Persistence makes miracles！
Institute of Molecular Physiology
Junior Principal Investigator
Home page of research group：www.deng-lab.net
2020 - Present
Shenzhen Bay Laboratory Junior Principal Investigator
2015 - 2020
Harvard Medical School & Dana-Farber Cancer Institute & Howard Hughes Medical Institute Research Fellow
2010 - 2015
Dartmouth College Ph.D.
2008 - 2010
Northwest Agriculture & Forestry University M.S.
2004 - 2008
Northwest Agriculture & Forestry University B. S.
The Deng laboratory is interested in cell cycle regulation and genome instability. We use a combination of cutting-edge techniques such as in vitro biochemical reconstitution, genome engineering, high throughput live-cell imaging, genome sequencing and so forth, to address how cells coordinate growth and division under normal and pathological conditions such as cancer.
Dr. Lin Deng has a long-standing interest in cell cycle regulation and genome instability. He obtained his Ph.D. in Biochemistry from Dartmouth College in U.S., supervised by Dr. James Moseley. His Ph.D. work dissected the signaling pathways for G2/M transition and discovered many novel factors and sub-cellular structures that regulate cell growth and division. Dr. Deng received his postdoc training at Harvard Medical School and Dana Farber Cancer Institute, jointly supervised by Dr. David Pellman and Joahnnes Walter. His postdoc research revealed novel mechanisms of genome instability induced by DNA replication stress and cell cycle defects.
Dr. Deng’s research has been published in peer-reviewed journals such as Molecular Cell, Current Biology, Molecular Biology of the Cell, Molecular and Cellular Biology, and so forth. These works have been recognized by several awards including The International Youth Friend of Shenzhen, China (2017), E. Lucile Smith Award for Excellence in Biochemistry, Dartmouth Medical School (2015), Chinese Government Award for Outstanding Students Abroad (2014), and John H. Copenhaver, Jr. and William H. Thomas, MD 1952 Fellow, Dartmouth College (2014).
Mechanism of genome instability caused by premature mitosis
• 2020 Oversea High-caliber Personnel, Shenzhen, China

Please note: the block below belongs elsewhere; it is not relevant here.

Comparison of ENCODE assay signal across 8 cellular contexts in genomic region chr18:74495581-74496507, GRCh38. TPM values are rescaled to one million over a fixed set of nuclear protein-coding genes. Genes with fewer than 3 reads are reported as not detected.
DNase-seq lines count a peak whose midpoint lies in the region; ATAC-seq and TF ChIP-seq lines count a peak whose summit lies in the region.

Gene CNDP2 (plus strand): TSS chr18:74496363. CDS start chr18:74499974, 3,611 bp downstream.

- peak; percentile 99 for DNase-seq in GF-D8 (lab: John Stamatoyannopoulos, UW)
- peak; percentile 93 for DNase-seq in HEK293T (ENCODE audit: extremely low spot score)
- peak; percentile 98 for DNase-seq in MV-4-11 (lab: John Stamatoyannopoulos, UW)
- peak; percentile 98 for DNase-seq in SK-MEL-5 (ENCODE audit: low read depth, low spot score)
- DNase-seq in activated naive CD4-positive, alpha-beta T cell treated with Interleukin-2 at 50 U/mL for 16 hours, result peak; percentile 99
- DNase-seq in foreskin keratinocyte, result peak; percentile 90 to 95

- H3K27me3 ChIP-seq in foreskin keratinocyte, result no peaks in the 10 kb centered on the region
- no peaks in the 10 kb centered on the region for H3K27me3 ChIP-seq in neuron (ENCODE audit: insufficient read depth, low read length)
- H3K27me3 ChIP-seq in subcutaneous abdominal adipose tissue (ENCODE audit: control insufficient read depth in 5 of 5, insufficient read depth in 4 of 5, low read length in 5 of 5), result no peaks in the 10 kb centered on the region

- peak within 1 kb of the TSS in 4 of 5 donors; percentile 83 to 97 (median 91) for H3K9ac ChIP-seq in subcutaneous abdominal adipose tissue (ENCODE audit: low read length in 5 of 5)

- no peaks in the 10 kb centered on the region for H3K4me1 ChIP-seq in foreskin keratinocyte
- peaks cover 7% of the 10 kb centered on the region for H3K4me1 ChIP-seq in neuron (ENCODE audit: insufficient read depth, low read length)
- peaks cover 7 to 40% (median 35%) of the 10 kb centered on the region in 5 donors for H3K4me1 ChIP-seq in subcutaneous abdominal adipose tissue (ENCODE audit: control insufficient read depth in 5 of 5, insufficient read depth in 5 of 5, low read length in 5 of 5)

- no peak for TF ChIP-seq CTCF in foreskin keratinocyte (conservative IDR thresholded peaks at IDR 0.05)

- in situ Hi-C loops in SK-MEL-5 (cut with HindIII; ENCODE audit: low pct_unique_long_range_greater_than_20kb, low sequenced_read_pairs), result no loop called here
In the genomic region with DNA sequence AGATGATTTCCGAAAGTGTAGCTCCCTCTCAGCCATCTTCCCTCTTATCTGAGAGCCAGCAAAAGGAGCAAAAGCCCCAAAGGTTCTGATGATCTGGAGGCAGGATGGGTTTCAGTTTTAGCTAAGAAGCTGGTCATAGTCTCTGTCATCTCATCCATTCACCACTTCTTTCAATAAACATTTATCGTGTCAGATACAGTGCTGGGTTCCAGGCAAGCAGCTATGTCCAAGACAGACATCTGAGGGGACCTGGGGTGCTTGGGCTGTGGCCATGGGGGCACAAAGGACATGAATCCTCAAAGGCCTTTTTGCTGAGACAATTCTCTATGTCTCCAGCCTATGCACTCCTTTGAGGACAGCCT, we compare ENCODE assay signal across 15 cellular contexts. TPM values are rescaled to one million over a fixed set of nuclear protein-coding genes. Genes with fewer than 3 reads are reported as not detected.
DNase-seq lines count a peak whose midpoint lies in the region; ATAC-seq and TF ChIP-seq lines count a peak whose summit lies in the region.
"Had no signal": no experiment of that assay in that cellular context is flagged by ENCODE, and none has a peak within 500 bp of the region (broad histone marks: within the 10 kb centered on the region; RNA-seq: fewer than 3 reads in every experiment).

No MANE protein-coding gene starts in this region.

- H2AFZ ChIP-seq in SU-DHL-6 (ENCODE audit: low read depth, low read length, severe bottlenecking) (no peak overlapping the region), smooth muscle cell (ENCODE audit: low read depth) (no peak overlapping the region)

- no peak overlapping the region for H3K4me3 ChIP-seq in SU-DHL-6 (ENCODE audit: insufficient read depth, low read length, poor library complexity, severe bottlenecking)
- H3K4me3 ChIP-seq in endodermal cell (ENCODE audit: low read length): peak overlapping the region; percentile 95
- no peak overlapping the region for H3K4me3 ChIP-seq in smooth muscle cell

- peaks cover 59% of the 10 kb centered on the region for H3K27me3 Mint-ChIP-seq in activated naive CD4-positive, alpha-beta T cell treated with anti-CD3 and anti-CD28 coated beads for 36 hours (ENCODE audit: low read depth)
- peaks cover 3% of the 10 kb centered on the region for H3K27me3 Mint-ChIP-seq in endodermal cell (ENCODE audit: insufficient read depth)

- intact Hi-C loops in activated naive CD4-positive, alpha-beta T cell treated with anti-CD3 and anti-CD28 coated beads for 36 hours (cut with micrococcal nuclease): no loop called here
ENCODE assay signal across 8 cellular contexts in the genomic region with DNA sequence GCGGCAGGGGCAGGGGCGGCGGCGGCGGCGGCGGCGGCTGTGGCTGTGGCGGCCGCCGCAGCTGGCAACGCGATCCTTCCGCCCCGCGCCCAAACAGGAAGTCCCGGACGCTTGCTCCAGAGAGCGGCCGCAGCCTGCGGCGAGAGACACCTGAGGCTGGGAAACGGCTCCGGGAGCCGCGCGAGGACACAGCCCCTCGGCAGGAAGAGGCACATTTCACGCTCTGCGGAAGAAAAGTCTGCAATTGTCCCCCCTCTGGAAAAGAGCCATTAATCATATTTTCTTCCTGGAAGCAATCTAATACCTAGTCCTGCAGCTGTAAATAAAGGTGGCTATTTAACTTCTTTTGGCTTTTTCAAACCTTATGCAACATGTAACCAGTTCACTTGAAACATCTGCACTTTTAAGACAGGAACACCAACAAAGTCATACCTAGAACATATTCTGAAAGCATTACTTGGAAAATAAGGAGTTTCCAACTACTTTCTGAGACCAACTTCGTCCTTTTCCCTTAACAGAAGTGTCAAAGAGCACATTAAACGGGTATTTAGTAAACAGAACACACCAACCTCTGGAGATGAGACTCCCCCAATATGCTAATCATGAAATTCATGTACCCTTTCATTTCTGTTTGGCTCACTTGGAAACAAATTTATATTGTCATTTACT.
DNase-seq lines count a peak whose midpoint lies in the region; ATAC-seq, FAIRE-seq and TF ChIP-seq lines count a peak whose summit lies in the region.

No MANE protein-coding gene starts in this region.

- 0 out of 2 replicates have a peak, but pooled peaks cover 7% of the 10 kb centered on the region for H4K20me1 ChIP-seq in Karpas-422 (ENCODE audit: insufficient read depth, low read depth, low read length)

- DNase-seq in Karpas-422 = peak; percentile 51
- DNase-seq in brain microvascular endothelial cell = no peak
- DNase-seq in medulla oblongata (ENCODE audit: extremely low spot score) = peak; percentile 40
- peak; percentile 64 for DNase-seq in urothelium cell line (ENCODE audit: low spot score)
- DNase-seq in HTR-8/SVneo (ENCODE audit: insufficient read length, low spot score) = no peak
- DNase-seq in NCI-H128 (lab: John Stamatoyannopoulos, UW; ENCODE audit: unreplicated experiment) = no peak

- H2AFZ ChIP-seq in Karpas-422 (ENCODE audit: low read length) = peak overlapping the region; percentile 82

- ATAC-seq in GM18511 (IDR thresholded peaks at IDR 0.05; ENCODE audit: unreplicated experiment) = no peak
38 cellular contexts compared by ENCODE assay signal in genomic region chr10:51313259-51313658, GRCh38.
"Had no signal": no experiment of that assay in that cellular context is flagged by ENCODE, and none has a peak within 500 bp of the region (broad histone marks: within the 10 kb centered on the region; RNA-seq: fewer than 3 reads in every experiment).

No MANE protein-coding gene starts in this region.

• 2017 The International Youth Friend of Shenzhen City, China
• 2015 Chinese Government Award for Outstanding Students Abroad
• 2015 E. Lucile Smith Award for Excellence in Biochemistry, Dartmouth Medical School
• 2014 - 2015 John H. Copenhaver, Jr. and William H. Thomas, MD 1952 Fellow, Dartmouth College
1. Deng, L., Wu, R.A., Sonneville, R., Kochenova, O.V., Labib, K., Pellman, D., and Walter, J.C. (2019). Mitotic CDK promotes replisome disassembly, fork collapse, and complex DNA rearrangements. Molecular Cell, 73(5):915-929.e6. PMID:30849395.
** Recommended by F1000 in Cell Biology
2. Deng, L., Lee, M.E. Schutt K.L., and Moseley, J.B. (2017). Phosphatases generate signal specificity downstream of Ssp1 kinase in fission yeast. Molecular and Cellular Biology, 37:e00494-16.doi: 10.1128/MCB.00494-16. PMID: 28223368.
3. Deng, L., Baldissard, S., Kettenbach, A.N., Gerber, S.A., and Moseley, J.B. (2014). Dueling kinases regulate cell size at division through the SAD kinase Cdr2. Current Biology 24, 428-433. PMID: 24508166.
4. Deng, L., Kabeche, R., Wang, N., Wu, J.-Q., and Moseley, J.B. (2014). Megadalton node assembly by binding of Skb1 to the membrane anchor Slf1. Molecular Biology of the Cell 25, 2660-2668. PMID: 25009287.
** A highlight from MBoC Selection; Highlighted in October 2014 ASCB Newsletter
** A highlight from MBoC Selection; Highlighted in July 2013 ASCB Newsletter